WEF Top 10 Emerging Technologies
The World Economic Forum (WEF) released its list of the Top Ten Emerging Technologies for 2016 today. One of the criteria was the likelihood that 2016 represents a tipping point in the deployment of each technology. So the list includes some technologies that have been known for a number of years, but are only now reaching a level of maturity where their impact can be meaningfully felt.
2D materials is a perfect example of this. Although graphene was first isolated at the University of Manchester with the Nobel Prize winning work in 2004 it is only now that the work of companies such as Thomas Swan, Haydale, and Talga Resources means that it can make the leap from a $10,000 per gram wonder material to a ubiquitous one that can find applications in everything from textiles to concrete. But we’re not there yet.
While the academic work on 2D materials is world class the UK has been traditionally poor at exploiting them whether through lack of interest, lack of investment or lack of expertise, but things may be about to change.
Made In Britain
The Northern Powerhouse region (most of the industrial manufacturing heartland of the UK north of Birmingham) has a number well-funded academic and translational institutions devoted to advanced materials. These include the National Graphene Institute, the Sir Henry Royce Institute, The University of Sheffield Advanced Manufacturing Research Centre, Science City York , Newcastle Science Central, Sci-Tech Daresbury, the 3M Buckley Innovation Centre in Huddersfield and the Centre for Process Innovation.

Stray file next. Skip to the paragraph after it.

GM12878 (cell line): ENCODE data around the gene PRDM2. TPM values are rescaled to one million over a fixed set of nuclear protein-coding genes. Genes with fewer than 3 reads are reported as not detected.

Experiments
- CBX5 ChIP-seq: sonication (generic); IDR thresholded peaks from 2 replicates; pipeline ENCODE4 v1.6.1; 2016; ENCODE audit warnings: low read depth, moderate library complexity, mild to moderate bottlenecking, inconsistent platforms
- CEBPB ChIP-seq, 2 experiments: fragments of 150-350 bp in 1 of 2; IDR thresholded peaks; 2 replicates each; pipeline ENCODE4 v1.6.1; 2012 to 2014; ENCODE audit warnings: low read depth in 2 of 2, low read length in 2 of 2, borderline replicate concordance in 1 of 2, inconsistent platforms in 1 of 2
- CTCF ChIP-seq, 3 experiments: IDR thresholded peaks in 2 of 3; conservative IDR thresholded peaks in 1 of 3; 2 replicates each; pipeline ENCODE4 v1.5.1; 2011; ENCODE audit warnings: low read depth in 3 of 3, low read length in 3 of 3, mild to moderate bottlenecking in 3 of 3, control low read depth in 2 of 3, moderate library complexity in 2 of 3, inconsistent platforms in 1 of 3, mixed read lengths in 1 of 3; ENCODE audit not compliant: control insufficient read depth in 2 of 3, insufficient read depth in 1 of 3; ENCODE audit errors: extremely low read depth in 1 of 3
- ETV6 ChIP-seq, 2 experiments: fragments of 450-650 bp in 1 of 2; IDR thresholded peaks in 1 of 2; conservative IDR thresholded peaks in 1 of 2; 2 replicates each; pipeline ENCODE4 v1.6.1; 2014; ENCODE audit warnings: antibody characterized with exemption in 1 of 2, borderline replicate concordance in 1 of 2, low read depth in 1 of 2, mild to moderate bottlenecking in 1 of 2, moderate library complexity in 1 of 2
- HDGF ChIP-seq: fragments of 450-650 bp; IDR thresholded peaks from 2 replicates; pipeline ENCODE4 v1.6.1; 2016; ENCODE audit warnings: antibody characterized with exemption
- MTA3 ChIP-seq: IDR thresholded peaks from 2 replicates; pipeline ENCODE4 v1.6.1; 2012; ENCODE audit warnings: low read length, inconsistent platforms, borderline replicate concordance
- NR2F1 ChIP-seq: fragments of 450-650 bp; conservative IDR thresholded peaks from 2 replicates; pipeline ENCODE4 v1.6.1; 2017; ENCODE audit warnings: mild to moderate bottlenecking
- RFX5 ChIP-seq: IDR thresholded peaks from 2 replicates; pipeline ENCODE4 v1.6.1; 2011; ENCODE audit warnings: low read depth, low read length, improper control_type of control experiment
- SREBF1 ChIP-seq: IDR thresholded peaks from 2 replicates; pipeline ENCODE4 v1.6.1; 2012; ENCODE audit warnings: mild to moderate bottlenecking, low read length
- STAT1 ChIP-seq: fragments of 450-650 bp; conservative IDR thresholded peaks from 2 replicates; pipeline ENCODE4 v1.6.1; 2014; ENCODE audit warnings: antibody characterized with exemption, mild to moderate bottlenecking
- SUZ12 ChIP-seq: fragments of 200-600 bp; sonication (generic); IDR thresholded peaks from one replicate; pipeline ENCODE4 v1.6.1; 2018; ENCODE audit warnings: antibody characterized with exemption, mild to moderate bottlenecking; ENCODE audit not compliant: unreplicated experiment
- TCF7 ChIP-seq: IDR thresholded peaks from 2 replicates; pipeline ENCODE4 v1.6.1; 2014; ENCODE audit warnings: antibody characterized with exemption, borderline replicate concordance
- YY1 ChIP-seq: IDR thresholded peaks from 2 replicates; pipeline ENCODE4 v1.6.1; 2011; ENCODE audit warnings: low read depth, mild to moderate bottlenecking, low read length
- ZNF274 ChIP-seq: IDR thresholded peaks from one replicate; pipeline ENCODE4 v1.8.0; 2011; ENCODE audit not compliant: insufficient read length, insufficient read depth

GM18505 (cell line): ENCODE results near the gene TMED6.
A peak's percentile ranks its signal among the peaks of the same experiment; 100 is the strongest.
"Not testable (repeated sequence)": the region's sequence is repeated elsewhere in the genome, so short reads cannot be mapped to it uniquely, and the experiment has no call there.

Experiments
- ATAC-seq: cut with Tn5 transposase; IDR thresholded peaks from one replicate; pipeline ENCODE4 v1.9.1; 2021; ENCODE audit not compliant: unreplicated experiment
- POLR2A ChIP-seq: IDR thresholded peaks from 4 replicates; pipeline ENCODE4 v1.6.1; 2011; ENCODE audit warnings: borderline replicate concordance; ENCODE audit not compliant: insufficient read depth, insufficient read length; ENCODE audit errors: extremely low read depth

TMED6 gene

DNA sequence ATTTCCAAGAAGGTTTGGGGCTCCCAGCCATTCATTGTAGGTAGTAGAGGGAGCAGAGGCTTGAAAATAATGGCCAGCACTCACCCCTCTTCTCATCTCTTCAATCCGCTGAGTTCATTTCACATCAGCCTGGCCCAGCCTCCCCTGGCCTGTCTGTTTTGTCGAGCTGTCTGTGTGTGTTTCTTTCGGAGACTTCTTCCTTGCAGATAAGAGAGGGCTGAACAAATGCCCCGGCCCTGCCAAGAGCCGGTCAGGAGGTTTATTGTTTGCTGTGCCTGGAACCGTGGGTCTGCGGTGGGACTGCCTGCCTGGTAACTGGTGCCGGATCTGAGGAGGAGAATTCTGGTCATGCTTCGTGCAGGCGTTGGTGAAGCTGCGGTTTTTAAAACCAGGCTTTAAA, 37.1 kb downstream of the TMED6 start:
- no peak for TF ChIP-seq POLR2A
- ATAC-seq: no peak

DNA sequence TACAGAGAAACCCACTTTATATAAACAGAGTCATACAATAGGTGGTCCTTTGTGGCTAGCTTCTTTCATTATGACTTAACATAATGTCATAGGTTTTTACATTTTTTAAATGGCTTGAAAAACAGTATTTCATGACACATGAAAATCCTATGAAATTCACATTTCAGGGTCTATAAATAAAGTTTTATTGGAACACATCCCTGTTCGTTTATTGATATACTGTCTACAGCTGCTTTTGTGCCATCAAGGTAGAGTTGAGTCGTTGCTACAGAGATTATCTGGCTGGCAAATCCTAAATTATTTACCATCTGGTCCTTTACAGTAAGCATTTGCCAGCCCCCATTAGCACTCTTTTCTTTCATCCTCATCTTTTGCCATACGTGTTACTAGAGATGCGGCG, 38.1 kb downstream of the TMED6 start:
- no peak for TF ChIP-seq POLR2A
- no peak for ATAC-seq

This represents an opportunity for the North of England to use its traditional engineering and manufacturing expertise to take advantage of the opportunities afforded by the increasing number of advanced materials from nanomaterials and quantum dots through to two dimensional materials such as graphene.
Jeremy Jurgens of WEF introduces the Top Ten Emerging Technologies with a call to arms “As we enter the Fourth Industrial Revolution, it is vital that we develop shared norms and protocols to ensure that technology serves humanity and contributes to a prosperous and sustainable future.”
Linking People Not Places
Exploiting scientific excellence and catalysing high growth innovative businesses requires more than just academic excellence. It is not the primary role of academics to exploit emerging technologies and this requires the development of a community of entrepreneurs, existing businesses and funders willing to take the risks to which academic and publicly funded institutions are averse. The creation of innovative companies will be accelerated by combining commercial skills with academic excellence, and by bringing together experienced entrepreneurs backed with solid scientific support the risk of failure will be reduced.
While much of the discussion of the Northern Powerhouse to date has revolved around transport links, the economic impact of linking academic and entrepreneurial excellence has the potential to create a far greater economic impact.